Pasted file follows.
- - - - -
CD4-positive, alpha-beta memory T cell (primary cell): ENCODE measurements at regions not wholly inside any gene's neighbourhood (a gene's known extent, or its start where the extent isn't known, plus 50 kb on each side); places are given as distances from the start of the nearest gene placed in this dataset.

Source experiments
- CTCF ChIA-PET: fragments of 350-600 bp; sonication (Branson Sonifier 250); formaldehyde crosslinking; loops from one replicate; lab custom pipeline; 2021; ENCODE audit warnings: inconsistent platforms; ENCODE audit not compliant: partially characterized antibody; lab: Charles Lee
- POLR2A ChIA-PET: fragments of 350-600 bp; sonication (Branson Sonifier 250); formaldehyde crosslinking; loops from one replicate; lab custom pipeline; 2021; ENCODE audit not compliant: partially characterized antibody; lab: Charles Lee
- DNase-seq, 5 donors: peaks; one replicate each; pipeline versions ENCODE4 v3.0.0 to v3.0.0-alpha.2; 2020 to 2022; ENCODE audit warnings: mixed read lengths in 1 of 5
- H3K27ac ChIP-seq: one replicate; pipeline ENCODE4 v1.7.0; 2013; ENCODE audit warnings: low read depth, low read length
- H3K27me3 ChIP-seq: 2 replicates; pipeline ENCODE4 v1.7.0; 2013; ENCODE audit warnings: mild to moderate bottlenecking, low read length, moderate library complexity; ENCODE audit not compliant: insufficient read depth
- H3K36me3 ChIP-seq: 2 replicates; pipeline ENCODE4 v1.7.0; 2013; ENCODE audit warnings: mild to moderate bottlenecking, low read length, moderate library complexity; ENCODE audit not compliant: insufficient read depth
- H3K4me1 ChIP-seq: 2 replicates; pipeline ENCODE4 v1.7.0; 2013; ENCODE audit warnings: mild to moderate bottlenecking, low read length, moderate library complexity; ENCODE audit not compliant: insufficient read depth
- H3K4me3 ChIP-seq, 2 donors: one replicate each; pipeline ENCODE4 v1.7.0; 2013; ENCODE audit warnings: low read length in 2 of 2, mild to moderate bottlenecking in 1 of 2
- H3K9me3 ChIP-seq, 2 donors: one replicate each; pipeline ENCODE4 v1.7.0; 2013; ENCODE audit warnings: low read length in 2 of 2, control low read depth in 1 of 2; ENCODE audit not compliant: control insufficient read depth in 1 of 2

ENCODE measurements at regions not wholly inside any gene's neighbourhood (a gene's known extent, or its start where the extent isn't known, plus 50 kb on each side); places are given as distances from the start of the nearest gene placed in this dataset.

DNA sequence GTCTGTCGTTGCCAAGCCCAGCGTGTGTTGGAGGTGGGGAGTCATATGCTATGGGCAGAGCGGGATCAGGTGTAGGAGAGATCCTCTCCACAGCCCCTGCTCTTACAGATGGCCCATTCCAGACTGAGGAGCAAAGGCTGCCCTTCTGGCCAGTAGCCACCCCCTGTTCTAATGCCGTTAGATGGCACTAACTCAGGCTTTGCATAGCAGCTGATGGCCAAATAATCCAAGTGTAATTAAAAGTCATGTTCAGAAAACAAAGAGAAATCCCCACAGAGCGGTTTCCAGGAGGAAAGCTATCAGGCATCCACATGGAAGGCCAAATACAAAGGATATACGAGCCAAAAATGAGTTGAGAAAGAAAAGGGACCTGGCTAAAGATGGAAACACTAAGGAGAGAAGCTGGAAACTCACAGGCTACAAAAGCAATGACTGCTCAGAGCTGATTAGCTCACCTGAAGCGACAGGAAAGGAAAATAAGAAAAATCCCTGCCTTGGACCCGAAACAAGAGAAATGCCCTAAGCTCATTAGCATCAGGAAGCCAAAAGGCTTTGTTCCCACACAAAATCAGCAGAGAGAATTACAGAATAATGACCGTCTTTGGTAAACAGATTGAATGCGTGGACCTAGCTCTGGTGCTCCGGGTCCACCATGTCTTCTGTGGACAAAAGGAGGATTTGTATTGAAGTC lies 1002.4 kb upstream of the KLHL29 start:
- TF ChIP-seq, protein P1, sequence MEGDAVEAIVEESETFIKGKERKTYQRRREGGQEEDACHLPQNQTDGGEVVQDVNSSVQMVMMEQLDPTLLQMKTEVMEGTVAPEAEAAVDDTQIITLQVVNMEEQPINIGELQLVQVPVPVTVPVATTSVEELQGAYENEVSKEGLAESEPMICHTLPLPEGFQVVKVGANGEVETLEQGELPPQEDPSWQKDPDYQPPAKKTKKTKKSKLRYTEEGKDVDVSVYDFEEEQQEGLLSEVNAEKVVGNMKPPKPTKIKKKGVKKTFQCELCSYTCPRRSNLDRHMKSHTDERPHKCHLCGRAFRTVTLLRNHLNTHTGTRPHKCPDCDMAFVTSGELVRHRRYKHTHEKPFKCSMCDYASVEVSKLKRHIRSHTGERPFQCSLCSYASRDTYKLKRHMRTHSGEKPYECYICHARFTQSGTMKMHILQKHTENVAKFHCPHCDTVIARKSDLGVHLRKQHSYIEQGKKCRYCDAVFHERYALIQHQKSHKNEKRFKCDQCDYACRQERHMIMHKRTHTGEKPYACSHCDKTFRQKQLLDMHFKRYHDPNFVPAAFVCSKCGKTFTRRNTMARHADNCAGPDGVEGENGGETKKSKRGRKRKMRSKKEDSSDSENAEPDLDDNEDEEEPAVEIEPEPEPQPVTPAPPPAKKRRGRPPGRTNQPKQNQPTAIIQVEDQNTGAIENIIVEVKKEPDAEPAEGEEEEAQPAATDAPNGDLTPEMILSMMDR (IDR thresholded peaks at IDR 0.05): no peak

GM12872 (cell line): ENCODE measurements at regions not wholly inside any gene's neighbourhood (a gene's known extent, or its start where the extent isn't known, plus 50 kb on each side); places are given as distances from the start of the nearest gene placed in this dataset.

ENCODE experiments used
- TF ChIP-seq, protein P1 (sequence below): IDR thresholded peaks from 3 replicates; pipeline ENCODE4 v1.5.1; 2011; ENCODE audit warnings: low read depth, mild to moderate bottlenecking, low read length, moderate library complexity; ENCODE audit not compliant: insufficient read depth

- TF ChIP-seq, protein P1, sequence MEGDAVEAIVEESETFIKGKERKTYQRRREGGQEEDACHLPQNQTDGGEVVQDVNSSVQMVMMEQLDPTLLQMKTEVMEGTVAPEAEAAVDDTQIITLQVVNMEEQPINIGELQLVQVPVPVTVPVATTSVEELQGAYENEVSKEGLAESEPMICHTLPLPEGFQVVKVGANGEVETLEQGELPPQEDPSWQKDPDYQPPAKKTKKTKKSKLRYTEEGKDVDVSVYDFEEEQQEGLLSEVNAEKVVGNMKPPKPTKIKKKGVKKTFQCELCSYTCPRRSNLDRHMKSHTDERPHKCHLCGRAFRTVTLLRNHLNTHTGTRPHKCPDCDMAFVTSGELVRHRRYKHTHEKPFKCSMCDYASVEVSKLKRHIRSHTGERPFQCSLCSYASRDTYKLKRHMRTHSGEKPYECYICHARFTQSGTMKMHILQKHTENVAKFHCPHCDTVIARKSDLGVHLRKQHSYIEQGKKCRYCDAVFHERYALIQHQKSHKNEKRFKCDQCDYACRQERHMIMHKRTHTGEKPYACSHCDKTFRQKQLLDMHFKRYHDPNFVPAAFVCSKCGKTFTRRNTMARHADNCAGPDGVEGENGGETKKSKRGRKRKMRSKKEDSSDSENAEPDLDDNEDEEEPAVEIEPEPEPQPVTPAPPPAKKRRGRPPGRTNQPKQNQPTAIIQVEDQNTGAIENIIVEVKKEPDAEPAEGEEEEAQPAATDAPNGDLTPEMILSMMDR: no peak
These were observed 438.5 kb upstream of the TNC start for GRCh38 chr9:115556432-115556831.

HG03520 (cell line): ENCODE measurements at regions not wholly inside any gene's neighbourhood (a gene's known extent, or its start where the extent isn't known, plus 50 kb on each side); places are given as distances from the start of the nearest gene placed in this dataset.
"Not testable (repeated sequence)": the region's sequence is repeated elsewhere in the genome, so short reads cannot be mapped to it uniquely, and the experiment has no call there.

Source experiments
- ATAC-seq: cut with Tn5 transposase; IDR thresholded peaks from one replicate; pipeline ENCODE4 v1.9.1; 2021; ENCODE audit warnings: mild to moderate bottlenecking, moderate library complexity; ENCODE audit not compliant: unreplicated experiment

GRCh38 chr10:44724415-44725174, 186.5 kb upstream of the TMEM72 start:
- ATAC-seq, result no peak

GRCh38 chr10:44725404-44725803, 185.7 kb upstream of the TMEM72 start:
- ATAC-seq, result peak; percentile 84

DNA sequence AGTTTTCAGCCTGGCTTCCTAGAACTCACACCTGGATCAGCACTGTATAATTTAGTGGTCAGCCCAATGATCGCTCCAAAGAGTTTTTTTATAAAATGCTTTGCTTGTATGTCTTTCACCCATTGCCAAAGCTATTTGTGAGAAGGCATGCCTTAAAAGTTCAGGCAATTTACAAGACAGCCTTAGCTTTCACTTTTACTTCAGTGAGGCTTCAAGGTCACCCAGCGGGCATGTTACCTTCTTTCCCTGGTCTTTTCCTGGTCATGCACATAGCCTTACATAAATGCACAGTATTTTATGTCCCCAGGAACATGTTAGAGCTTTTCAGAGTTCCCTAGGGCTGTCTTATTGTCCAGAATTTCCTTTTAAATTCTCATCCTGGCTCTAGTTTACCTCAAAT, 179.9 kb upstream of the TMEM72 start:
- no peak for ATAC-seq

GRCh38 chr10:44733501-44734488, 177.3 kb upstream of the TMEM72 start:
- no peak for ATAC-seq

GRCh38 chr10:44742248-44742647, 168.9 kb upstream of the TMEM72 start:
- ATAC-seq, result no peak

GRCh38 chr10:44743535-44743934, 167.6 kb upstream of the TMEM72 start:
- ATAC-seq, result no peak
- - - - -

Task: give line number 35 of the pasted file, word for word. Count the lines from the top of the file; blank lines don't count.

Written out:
- ATAC-seq, result no peak